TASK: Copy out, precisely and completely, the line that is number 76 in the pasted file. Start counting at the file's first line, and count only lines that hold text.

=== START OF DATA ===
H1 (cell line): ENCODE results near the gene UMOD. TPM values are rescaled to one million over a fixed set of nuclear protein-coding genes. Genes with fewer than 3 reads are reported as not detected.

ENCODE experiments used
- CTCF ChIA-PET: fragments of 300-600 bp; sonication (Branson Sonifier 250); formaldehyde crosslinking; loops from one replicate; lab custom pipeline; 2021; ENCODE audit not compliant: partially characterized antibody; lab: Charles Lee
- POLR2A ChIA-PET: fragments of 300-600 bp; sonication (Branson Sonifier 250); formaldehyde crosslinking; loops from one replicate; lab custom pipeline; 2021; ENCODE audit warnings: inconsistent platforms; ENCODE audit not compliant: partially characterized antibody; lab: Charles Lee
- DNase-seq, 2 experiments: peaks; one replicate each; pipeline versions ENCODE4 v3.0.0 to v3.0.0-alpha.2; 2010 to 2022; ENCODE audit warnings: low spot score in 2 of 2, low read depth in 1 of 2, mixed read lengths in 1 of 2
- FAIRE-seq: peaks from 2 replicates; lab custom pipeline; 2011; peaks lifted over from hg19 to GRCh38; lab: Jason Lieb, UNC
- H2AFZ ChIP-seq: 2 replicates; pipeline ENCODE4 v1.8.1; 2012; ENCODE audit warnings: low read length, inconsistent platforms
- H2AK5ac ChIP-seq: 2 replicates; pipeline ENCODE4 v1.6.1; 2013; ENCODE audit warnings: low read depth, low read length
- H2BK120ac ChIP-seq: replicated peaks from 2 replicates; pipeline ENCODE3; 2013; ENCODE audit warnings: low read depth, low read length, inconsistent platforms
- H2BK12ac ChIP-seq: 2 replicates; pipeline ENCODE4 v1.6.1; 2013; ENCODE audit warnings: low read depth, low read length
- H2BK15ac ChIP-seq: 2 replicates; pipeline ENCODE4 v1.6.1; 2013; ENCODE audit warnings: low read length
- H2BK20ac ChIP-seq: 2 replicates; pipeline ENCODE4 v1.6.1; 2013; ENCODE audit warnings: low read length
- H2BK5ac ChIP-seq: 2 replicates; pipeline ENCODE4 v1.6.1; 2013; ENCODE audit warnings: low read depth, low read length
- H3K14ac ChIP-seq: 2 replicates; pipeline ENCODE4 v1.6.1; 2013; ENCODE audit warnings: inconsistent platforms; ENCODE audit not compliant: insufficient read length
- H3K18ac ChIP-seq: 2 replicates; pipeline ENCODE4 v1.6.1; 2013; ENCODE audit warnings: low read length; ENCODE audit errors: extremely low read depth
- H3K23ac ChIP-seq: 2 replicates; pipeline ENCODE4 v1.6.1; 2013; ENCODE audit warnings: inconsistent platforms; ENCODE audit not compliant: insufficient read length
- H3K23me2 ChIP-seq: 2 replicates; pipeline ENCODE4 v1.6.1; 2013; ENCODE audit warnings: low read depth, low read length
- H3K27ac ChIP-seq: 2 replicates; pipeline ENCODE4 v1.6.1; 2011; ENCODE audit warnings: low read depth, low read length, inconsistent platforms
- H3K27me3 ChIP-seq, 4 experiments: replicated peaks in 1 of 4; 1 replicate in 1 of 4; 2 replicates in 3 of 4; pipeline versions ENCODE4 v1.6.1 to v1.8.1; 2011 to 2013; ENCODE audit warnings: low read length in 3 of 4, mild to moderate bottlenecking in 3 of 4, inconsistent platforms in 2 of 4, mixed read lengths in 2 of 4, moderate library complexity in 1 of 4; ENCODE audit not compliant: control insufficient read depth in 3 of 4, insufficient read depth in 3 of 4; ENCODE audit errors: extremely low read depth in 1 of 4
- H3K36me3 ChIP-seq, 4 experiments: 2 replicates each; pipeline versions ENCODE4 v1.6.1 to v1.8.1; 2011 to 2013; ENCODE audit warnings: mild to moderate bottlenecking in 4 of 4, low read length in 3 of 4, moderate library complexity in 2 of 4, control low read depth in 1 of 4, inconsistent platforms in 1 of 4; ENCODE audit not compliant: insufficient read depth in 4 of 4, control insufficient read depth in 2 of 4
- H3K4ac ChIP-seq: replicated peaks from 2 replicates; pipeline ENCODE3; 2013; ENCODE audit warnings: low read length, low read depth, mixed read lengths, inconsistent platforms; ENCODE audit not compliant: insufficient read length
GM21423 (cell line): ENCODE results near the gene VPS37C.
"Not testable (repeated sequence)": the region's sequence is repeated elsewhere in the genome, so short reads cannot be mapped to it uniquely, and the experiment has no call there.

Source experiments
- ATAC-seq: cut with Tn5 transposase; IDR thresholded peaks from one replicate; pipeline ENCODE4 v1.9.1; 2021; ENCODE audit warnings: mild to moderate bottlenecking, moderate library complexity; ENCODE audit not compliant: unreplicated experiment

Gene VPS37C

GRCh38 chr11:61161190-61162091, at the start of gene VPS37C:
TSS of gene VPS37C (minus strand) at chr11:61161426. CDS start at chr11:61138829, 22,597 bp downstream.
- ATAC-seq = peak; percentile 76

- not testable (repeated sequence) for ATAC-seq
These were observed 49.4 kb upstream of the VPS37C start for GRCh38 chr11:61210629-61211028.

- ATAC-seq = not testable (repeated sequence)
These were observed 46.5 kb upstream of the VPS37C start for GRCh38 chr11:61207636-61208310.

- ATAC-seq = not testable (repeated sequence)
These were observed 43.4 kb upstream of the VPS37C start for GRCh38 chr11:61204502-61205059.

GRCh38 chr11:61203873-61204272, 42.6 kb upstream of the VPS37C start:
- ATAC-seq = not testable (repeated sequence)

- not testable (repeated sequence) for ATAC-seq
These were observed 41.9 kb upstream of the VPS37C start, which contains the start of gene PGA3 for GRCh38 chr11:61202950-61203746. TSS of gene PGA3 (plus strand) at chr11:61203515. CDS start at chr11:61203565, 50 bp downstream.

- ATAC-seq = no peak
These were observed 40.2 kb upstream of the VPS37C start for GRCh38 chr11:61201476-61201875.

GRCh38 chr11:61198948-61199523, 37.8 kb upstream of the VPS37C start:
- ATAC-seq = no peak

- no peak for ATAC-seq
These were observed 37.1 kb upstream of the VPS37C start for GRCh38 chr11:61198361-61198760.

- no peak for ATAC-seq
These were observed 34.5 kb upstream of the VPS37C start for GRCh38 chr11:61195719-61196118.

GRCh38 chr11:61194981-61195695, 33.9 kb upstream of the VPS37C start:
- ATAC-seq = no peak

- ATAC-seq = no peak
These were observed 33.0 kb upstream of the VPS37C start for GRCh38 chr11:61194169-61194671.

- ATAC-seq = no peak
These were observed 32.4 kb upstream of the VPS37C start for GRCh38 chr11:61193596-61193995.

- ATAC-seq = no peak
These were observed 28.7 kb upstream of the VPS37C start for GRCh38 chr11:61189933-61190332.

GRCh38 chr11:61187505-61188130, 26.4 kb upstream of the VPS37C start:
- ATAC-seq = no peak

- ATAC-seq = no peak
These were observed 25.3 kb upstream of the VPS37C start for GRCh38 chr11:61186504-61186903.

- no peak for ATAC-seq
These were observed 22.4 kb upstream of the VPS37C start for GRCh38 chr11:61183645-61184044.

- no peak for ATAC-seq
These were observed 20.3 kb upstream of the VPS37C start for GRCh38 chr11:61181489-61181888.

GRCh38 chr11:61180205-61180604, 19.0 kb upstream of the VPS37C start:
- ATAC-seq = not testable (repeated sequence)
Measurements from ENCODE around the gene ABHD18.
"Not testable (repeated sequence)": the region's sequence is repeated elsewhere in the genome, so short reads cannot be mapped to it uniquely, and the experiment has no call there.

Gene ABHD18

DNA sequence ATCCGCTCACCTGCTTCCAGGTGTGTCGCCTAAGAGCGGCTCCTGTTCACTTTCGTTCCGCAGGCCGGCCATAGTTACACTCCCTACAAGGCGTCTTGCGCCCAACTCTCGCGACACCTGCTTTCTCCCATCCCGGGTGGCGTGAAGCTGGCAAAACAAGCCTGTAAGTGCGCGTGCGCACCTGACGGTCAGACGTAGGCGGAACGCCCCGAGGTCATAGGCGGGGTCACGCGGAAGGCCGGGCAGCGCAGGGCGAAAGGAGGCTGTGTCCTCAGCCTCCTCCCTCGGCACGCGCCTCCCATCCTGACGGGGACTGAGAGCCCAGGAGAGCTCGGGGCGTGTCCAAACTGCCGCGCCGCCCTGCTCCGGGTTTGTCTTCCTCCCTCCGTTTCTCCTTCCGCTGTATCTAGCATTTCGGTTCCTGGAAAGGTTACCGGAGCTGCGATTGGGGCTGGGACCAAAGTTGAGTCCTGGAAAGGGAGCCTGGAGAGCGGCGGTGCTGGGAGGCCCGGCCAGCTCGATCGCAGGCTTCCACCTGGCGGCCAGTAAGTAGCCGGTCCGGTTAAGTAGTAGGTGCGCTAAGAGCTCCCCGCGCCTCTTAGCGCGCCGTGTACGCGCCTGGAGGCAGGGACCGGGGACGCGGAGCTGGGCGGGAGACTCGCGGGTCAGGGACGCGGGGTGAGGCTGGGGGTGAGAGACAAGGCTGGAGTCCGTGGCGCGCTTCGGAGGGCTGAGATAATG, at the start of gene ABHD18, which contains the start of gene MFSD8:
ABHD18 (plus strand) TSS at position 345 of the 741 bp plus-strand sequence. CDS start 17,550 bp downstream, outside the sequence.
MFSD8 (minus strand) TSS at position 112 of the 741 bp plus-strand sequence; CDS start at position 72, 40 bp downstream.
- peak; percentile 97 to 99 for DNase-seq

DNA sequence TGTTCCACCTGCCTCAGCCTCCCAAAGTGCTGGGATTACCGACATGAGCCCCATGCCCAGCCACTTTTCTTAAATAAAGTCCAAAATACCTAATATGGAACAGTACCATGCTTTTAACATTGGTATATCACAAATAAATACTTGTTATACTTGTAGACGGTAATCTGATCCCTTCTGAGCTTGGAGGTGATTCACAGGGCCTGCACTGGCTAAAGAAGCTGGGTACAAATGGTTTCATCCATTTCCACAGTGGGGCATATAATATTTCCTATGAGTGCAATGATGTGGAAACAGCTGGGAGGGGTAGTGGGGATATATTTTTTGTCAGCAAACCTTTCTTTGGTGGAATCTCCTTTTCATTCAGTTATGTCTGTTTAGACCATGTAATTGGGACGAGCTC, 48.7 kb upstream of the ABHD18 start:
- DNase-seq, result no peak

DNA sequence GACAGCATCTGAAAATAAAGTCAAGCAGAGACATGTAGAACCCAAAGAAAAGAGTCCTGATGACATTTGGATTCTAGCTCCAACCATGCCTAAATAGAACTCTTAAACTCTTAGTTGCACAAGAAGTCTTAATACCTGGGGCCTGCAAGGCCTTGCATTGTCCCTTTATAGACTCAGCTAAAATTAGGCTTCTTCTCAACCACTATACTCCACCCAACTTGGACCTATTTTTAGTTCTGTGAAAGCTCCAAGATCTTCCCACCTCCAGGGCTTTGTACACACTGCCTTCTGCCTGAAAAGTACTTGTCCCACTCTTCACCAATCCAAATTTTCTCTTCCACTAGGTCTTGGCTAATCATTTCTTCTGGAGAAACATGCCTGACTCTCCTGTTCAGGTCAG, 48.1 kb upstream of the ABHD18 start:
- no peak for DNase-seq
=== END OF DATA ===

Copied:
- no peak for DNase-seq